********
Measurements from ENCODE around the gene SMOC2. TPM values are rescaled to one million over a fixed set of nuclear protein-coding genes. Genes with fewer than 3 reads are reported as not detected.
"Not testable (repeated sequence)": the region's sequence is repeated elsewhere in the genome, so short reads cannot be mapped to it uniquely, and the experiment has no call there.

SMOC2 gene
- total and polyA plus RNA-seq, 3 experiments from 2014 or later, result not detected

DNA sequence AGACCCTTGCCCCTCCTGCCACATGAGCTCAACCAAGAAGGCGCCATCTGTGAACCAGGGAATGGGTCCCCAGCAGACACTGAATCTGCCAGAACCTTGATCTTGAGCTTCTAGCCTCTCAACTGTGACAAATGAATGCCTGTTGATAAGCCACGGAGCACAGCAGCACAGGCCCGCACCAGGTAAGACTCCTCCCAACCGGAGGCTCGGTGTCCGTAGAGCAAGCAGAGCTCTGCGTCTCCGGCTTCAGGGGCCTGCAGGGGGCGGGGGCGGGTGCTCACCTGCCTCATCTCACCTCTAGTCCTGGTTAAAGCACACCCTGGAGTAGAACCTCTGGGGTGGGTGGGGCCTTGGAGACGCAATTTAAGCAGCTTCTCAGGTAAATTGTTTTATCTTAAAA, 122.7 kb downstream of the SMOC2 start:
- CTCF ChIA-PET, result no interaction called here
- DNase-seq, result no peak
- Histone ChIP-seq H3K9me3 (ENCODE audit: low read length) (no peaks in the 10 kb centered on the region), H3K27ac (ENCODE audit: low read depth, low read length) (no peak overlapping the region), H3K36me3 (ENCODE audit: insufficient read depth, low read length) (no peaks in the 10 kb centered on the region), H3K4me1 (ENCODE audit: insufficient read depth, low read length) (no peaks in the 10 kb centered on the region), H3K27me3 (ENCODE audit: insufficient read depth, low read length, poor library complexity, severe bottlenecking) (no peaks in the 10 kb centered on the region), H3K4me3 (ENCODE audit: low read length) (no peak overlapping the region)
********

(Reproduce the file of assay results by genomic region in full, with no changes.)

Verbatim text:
Measurements from ENCODE around the gene SMOC2. TPM values are rescaled to one million over a fixed set of nuclear protein-coding genes. Genes with fewer than 3 reads are reported as not detected.
"Not testable (repeated sequence)": the region's sequence is repeated elsewhere in the genome, so short reads cannot be mapped to it uniquely, and the experiment has no call there.

SMOC2 gene
- total and polyA plus RNA-seq, 3 experiments from 2014 or later, result not detected

DNA sequence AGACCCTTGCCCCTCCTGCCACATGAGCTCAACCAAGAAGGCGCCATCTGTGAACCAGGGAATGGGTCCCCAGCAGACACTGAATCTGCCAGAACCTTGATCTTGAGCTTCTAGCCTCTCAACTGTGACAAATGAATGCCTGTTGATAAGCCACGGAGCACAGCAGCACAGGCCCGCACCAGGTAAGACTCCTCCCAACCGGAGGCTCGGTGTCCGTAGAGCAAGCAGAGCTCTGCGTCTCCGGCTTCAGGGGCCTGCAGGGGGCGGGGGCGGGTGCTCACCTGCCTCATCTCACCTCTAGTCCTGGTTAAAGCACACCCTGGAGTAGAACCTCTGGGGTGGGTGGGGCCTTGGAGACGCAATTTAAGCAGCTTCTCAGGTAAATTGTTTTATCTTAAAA, 122.7 kb downstream of the SMOC2 start:
- CTCF ChIA-PET, result no interaction called here
- DNase-seq, result no peak
- Histone ChIP-seq H3K9me3 (ENCODE audit: low read length) (no peaks in the 10 kb centered on the region), H3K27ac (ENCODE audit: low read depth, low read length) (no peak overlapping the region), H3K36me3 (ENCODE audit: insufficient read depth, low read length) (no peaks in the 10 kb centered on the region), H3K4me1 (ENCODE audit: insufficient read depth, low read length) (no peaks in the 10 kb centered on the region), H3K27me3 (ENCODE audit: insufficient read depth, low read length, poor library complexity, severe bottlenecking) (no peaks in the 10 kb centered on the region), H3K4me3 (ENCODE audit: low read length) (no peak overlapping the region)